Courtesy Mark RyanA billion years or so from now, our Sun, like all stars in the known universe, will eventually die. But compared to more massive stars that explode into novae or supernovae, our medium-sized yellow star (or G-type main-sequence star) won't go out with much of a bang but more of a poof. During its death throes, as the Sun runs out of hydrogen and begins burning helium, its size will fluctuate until it swells up into a red giant big enough to engulf the inner planets, perhaps even Earth. This means it's going to get a lot hotter around here. If you want to get a better idea of what's in store for us, check out these dramatic and somewhat disturbing illustrations of the Sun's end times.
I really like the cool image showing one of the surviving Maya stone idols being scorched by the bloated Sun. It's Stela A from Copan, Honduras, and if you want to see a really impressive full-sized replica of that monolith, you can see it in the Science Museum of Minnesota's terrific new exhibit, Maya: Hidden Worlds Revealed.
On Wednesday July 30th The Heritage crew took a small lesson on flint knapping with Rod Johnson. Rod has been flint knapping for about 30 years and he pursued this skill because it related to his work with archeology.
After a small power point about the history and different styles of flint knapping we were given some hands on experience on how you flint knapp.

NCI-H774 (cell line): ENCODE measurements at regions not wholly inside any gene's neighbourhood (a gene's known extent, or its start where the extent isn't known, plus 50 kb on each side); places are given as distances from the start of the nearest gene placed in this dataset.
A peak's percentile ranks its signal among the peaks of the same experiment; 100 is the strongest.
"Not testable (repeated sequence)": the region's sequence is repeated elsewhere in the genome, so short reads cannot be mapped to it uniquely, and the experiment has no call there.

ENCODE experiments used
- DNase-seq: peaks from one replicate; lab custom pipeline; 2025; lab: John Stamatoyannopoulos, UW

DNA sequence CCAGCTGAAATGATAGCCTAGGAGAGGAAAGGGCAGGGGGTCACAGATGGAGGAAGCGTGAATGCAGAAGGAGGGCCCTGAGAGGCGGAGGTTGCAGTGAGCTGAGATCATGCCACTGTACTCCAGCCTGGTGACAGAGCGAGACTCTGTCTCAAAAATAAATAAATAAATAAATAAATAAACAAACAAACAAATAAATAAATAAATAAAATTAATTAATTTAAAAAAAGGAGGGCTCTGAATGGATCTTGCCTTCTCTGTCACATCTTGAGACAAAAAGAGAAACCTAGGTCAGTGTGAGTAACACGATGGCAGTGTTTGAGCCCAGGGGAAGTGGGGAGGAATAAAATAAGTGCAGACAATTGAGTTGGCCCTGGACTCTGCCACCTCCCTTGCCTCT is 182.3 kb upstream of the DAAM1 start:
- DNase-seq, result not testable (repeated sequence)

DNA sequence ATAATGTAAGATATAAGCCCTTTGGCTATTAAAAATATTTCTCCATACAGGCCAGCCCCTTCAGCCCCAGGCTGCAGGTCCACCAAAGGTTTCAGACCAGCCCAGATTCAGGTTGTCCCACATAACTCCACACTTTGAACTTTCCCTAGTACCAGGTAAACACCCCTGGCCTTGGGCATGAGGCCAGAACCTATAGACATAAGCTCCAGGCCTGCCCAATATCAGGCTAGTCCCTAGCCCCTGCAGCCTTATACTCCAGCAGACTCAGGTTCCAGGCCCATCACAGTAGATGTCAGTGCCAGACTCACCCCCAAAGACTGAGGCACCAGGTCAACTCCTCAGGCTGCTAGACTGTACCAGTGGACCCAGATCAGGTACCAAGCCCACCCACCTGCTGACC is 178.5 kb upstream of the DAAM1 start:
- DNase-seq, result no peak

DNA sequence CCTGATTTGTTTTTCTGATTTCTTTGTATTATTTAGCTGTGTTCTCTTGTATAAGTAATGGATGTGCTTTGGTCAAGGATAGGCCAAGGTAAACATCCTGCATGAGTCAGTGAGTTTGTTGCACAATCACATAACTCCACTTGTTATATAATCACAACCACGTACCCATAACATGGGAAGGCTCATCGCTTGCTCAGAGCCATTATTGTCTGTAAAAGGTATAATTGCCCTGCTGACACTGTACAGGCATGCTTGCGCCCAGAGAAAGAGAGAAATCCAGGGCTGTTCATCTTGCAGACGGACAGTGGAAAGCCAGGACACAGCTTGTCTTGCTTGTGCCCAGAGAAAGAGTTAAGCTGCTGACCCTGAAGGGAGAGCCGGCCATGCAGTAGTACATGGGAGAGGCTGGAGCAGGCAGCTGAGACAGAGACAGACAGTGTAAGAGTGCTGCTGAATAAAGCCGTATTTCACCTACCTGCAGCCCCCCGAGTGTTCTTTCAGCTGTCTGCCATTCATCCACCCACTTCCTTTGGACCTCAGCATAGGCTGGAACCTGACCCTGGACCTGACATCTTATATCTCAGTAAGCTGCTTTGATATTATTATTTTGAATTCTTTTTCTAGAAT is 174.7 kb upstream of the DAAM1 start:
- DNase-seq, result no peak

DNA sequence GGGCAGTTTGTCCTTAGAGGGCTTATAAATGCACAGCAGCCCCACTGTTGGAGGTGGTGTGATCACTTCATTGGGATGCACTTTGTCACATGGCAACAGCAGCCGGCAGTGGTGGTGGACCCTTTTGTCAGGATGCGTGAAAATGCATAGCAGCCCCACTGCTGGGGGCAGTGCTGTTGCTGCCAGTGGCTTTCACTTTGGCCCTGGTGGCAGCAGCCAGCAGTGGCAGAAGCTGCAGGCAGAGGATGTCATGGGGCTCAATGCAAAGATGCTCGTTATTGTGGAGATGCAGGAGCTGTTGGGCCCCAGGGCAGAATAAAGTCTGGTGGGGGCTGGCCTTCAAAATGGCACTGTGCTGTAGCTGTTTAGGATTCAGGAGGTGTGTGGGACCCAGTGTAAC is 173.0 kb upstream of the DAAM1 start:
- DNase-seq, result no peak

Rod also showed us the marks that are present in flint knapping that differs from regular rocks. Being able to distinguish these marks is a good skill to have when figuring out if an item is a worked artifact or just a random rock. One of the marks is called the bulb of percussion. The bulb of percussion is the part of the rock that swells into a bulb after you hit it. Following the bulb of percussion are ripples in the rock. It looks like you dropped something into a river and seeing its ripples but instead of dropping you strike the platform and instead of river it’s a rock and instead of the ripples fading it stays frozen into the rock.
On July 22nd we went over to Bremer site in Hastings. We observed the University students of Minnesota and asked them many questions such as, "Why is there pink flags sticking up the ground?" They're for the excavation spots and to mark the test pits.
While we were at Bremer we learned how Bremer was found by a young boy in 50s who just walking alone the bay.
Now we have the opportunity to work at Bremer and dig up cool thing like Pottery.